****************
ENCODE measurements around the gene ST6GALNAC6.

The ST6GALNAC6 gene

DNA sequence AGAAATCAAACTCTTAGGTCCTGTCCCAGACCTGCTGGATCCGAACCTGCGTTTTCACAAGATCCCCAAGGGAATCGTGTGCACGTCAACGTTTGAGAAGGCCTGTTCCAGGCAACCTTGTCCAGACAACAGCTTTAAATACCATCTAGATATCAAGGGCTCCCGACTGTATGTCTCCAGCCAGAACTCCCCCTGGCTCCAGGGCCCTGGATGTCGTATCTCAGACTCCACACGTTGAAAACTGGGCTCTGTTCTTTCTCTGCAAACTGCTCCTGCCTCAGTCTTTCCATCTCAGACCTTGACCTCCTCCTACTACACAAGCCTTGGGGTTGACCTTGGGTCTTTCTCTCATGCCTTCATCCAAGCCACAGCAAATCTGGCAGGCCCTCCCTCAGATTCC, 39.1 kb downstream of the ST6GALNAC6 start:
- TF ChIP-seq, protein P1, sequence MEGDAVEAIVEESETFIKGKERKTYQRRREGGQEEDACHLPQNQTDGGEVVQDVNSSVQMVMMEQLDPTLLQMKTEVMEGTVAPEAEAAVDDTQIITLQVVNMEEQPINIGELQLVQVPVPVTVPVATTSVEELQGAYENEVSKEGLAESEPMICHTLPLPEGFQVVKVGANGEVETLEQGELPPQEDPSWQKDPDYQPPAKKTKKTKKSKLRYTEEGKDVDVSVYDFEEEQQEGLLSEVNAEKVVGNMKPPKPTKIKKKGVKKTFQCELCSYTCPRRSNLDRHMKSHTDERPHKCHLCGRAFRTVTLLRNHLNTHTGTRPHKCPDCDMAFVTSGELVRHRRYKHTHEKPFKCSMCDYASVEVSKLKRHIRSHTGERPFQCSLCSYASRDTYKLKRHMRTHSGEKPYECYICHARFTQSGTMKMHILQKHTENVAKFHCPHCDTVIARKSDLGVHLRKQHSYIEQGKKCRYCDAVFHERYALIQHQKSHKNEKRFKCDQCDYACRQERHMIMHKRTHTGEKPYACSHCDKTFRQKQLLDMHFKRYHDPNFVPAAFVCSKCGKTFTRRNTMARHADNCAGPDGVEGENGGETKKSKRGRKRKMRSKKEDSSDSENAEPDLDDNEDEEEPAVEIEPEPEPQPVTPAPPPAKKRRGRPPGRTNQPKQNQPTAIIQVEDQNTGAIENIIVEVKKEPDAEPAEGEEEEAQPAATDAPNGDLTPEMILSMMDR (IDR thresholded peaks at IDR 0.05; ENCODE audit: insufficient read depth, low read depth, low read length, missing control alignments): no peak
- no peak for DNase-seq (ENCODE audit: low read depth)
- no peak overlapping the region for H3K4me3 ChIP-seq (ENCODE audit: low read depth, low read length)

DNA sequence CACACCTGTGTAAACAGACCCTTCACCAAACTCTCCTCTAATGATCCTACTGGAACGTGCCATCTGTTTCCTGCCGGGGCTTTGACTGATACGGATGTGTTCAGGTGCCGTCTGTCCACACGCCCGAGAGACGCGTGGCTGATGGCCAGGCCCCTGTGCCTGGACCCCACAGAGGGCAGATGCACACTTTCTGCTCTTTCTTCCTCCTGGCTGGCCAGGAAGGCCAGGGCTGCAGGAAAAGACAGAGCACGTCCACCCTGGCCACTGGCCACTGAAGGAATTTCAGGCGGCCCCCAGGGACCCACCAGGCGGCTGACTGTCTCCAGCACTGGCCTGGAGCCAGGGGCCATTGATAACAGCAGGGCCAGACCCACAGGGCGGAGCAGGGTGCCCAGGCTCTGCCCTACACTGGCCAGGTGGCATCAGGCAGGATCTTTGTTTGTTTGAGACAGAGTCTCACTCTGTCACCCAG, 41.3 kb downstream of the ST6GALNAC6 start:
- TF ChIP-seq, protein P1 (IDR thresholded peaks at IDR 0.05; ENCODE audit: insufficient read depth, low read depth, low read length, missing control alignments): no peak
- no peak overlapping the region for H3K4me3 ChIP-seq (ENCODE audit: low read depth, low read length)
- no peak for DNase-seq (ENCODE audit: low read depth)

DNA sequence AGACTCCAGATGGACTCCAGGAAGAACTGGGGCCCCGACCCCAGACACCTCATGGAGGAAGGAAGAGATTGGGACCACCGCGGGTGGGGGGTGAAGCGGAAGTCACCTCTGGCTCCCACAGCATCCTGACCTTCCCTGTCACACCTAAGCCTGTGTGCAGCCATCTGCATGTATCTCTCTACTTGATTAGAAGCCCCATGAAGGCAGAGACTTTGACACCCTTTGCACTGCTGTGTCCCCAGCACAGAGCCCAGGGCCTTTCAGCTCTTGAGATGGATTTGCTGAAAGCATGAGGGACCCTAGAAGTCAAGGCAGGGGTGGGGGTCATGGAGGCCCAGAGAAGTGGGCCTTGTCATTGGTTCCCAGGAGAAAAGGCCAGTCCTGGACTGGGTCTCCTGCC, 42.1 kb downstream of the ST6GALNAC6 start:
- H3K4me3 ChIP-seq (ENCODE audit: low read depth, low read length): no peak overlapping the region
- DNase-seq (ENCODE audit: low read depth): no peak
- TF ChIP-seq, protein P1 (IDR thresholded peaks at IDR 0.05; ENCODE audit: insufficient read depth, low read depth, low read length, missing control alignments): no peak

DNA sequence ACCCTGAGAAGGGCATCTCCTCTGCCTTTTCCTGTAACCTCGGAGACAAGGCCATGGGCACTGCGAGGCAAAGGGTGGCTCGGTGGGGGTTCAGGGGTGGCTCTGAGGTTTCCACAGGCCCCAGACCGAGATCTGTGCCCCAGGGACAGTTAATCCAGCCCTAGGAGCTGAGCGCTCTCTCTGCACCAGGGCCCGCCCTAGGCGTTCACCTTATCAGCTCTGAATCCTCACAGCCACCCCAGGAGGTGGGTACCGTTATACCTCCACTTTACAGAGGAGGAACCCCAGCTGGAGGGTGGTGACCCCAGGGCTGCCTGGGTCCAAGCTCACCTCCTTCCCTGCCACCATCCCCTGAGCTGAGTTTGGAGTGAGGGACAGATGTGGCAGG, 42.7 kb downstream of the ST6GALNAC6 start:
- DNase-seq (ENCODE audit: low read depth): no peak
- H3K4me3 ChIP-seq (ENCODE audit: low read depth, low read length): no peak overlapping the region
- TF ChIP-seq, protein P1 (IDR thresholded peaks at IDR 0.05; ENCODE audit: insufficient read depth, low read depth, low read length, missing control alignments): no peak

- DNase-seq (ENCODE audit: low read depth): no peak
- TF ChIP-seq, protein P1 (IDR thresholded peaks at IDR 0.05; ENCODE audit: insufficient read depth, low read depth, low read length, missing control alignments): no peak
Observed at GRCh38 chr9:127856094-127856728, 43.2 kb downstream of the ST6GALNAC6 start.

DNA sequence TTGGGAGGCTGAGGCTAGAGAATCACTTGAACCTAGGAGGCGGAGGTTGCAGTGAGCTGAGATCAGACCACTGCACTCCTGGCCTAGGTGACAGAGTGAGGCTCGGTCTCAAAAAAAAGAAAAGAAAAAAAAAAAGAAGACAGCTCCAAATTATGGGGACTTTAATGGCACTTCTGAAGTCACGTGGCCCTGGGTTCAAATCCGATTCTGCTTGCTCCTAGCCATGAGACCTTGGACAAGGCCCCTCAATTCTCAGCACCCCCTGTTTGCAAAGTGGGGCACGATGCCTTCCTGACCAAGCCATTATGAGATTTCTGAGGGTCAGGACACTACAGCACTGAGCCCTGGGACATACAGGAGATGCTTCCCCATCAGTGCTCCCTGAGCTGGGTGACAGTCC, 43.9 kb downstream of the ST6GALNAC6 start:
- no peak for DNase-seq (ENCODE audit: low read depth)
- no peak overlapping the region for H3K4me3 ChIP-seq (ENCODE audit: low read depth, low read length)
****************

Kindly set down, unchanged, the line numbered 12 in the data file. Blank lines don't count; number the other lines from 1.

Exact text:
- H3K4me3 ChIP-seq (ENCODE audit: low read depth, low read length): no peak overlapping the region